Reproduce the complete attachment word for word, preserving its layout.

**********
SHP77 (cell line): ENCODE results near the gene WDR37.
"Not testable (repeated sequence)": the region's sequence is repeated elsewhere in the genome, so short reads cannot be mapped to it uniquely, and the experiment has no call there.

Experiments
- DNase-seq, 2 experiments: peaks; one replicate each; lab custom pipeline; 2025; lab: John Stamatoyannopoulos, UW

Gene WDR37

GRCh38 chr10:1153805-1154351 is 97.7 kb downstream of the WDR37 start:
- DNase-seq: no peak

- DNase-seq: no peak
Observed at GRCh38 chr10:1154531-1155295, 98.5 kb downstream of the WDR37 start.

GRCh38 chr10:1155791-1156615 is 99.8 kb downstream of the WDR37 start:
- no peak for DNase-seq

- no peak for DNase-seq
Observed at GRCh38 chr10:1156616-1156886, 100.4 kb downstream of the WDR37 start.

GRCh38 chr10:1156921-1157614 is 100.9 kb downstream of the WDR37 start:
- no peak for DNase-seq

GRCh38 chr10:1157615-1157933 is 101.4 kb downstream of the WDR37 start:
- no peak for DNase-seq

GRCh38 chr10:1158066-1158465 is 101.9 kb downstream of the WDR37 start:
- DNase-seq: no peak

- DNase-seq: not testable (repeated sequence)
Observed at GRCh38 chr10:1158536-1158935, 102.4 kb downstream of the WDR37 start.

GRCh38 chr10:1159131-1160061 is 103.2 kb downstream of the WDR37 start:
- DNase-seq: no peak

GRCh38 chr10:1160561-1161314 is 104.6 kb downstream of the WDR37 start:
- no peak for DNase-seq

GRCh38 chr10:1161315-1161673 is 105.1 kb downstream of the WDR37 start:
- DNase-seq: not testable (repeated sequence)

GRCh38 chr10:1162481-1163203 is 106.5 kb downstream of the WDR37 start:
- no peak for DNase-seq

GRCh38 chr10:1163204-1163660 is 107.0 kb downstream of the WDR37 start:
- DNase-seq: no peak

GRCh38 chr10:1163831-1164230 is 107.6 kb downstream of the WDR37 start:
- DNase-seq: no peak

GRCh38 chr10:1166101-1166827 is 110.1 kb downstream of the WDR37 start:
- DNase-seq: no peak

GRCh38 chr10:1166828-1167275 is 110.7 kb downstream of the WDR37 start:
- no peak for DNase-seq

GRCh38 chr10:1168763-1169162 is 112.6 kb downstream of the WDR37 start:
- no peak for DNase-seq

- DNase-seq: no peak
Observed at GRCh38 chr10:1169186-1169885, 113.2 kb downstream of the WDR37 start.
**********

SHP77 (cell line): ENCODE results near the gene WDR37.
"Not testable (repeated sequence)": the region's sequence is repeated elsewhere in the genome, so short reads cannot be mapped to it uniquely, and the experiment has no call there.

Experiments
- DNase-seq, 2 experiments: peaks; one replicate each; lab custom pipeline; 2025; lab: John Stamatoyannopoulos, UW

Gene WDR37

GRCh38 chr10:1153805-1154351 is 97.7 kb downstream of the WDR37 start:
- DNase-seq: no peak

- DNase-seq: no peak
Observed at GRCh38 chr10:1154531-1155295, 98.5 kb downstream of the WDR37 start.

GRCh38 chr10:1155791-1156615 is 99.8 kb downstream of the WDR37 start:
- no peak for DNase-seq

- no peak for DNase-seq
Observed at GRCh38 chr10:1156616-1156886, 100.4 kb downstream of the WDR37 start.

GRCh38 chr10:1156921-1157614 is 100.9 kb downstream of the WDR37 start:
- no peak for DNase-seq

GRCh38 chr10:1157615-1157933 is 101.4 kb downstream of the WDR37 start:
- no peak for DNase-seq

GRCh38 chr10:1158066-1158465 is 101.9 kb downstream of the WDR37 start:
- DNase-seq: no peak

- DNase-seq: not testable (repeated sequence)
Observed at GRCh38 chr10:1158536-1158935, 102.4 kb downstream of the WDR37 start.

GRCh38 chr10:1159131-1160061 is 103.2 kb downstream of the WDR37 start:
- DNase-seq: no peak

GRCh38 chr10:1160561-1161314 is 104.6 kb downstream of the WDR37 start:
- no peak for DNase-seq

GRCh38 chr10:1161315-1161673 is 105.1 kb downstream of the WDR37 start:
- DNase-seq: not testable (repeated sequence)

GRCh38 chr10:1162481-1163203 is 106.5 kb downstream of the WDR37 start:
- no peak for DNase-seq

GRCh38 chr10:1163204-1163660 is 107.0 kb downstream of the WDR37 start:
- DNase-seq: no peak

GRCh38 chr10:1163831-1164230 is 107.6 kb downstream of the WDR37 start:
- DNase-seq: no peak

GRCh38 chr10:1166101-1166827 is 110.1 kb downstream of the WDR37 start:
- DNase-seq: no peak

GRCh38 chr10:1166828-1167275 is 110.7 kb downstream of the WDR37 start:
- no peak for DNase-seq

GRCh38 chr10:1168763-1169162 is 112.6 kb downstream of the WDR37 start:
- no peak for DNase-seq

- DNase-seq: no peak
Observed at GRCh38 chr10:1169186-1169885, 113.2 kb downstream of the WDR37 start.